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Tungsten-Mania: A Review of the Fuji T64 Tungsten Film

For fans of unpredictable films, shooting with the Fuji T64 is a must. This film gave me a spectrum of sky colours with a relatively normal, sunny day. Grab a roll and come explore!

A sunny day on the shores of Lake Superior, and the results are surprising!

Tungsten film caught my eye when I just missed out on ordering the Lomography Tungsten X (I’ll catch it next time!). In the mean time, though, I’ve stocked up on the Fuji T64. A word of caution: The film I ordered expires relatively soon, and I don’t know the status of this one for the future. I’m stocking up!

I love sky shots (anyone who has browsed my LomoHome knows this!), and I wanted some unusual results. I also have a habit of getting the sun directly in my shot, just to see the results. I like a sunny day. It feels like a pile of possibilities. What I found with the T64 is that the angle and position of the sun made all the difference in what colour the sky turned out.

I expected more purple like this.

The brighter shots turned kind of beige-red, while the shots facing away from the sun gave me the purple hues I was hoping for. In the middle was a bit green. Cool either way, really. I also snapped a few shots on a cloudier day, and the colours were completely different here, too.

Through the windshield, not touched-up (I promise).

The cloudier day brought out purples and some beige hues, and I love the depth this gives. I was using my Lomography La Sardina Copernicus – an awesome camera if there ever was one – and really had no idea what would turn out. I shot this while driving, just a blind shot through the windshield. A very forgiving film, this. And a lucky shot.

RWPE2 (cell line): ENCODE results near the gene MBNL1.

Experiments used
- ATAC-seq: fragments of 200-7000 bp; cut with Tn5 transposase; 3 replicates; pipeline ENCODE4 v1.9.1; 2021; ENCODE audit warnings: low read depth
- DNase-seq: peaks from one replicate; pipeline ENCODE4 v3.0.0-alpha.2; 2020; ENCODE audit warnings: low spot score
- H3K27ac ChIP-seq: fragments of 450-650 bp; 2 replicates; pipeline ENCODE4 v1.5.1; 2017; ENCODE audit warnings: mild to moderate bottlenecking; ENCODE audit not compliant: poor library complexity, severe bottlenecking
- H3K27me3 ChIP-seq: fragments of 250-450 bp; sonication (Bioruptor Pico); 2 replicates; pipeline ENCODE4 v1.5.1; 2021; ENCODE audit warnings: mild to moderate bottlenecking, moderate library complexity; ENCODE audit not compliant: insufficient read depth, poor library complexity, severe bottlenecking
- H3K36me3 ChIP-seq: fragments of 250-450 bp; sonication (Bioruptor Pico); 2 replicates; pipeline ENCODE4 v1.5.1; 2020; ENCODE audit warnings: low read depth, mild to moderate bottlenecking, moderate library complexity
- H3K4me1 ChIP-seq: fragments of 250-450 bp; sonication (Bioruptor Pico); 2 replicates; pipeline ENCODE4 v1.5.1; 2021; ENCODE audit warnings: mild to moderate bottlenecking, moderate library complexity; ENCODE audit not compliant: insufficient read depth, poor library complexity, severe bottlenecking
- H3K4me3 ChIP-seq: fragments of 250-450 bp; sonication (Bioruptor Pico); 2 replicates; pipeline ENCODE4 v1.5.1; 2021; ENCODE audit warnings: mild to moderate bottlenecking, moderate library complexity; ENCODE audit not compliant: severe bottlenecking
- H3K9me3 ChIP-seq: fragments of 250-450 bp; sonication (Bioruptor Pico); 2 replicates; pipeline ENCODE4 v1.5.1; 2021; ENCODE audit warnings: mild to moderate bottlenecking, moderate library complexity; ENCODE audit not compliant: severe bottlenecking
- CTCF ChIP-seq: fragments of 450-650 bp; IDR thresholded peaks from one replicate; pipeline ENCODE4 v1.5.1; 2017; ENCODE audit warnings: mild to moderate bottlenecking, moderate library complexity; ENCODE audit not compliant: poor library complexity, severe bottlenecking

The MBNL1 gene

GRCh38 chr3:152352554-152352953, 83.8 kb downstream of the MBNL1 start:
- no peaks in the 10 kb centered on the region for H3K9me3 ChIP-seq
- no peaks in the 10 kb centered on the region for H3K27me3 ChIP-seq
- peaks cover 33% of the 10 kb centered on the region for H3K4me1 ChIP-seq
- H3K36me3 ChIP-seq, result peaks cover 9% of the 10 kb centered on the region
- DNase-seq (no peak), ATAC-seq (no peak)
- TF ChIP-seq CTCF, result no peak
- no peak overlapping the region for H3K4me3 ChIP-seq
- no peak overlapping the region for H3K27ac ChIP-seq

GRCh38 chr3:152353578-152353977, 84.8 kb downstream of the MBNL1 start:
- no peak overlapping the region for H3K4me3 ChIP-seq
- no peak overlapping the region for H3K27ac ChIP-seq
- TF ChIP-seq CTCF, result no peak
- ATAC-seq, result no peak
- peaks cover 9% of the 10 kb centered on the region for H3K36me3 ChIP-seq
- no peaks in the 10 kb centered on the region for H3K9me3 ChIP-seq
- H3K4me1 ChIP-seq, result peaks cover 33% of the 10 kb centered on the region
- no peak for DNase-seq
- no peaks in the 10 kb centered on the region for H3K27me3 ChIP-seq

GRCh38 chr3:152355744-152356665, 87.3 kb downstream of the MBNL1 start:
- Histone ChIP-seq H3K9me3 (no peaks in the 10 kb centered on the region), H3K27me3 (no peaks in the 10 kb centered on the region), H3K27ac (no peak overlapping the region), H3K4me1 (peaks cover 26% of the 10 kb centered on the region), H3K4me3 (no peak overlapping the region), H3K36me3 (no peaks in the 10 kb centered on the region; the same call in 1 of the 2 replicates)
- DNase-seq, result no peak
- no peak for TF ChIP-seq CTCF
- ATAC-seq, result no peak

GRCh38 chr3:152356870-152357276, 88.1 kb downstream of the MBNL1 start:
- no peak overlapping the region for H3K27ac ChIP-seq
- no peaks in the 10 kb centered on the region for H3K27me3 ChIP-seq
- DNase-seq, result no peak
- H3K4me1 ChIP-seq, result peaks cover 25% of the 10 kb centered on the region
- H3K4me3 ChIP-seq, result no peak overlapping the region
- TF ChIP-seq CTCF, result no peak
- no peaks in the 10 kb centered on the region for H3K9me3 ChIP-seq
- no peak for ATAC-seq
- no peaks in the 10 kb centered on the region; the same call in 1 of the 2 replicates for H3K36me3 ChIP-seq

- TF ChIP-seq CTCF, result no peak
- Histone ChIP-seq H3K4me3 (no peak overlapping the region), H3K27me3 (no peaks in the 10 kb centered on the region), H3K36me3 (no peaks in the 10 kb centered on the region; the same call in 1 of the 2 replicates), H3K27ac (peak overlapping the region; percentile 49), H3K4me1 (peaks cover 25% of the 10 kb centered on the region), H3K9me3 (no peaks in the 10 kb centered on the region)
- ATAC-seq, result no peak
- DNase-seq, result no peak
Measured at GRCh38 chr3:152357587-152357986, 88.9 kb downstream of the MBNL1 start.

Kind of a relaxing day on the shore. Of Mars, maybe.

I don’t know anything about tungsten lighting. I don’t want to. I want to take something out without a screen, without batteries (yeah, I know, the flash… you know what I mean), and just shoot photos. This film isn’t terribly cheap, but at about $10 a roll, it’s not a bank-breaker, either. And with 36 shots, there’s plenty to work with. I bought 5, and I’ll probably pick up another 10 rolls sometime this summer.

Green
Blue
Purple!

One other thing: you know how regular colour negative film is orange, and black and white is clear? This stuff is green! How cool is that?!

written by kevinhodur

2 comments

  1. weaver

    weaver

    i love your captions and comments! funny and true :D

    over 1 year ago · report as spam
  2. emilios

    emilios

    I absolutely love this film. One suggestion, try and shoot it with a polarizing filter in the front. You'll love the results.

    over 1 year ago · report as spam

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This is the original article written in: English. It is also available in: Spanish & Français.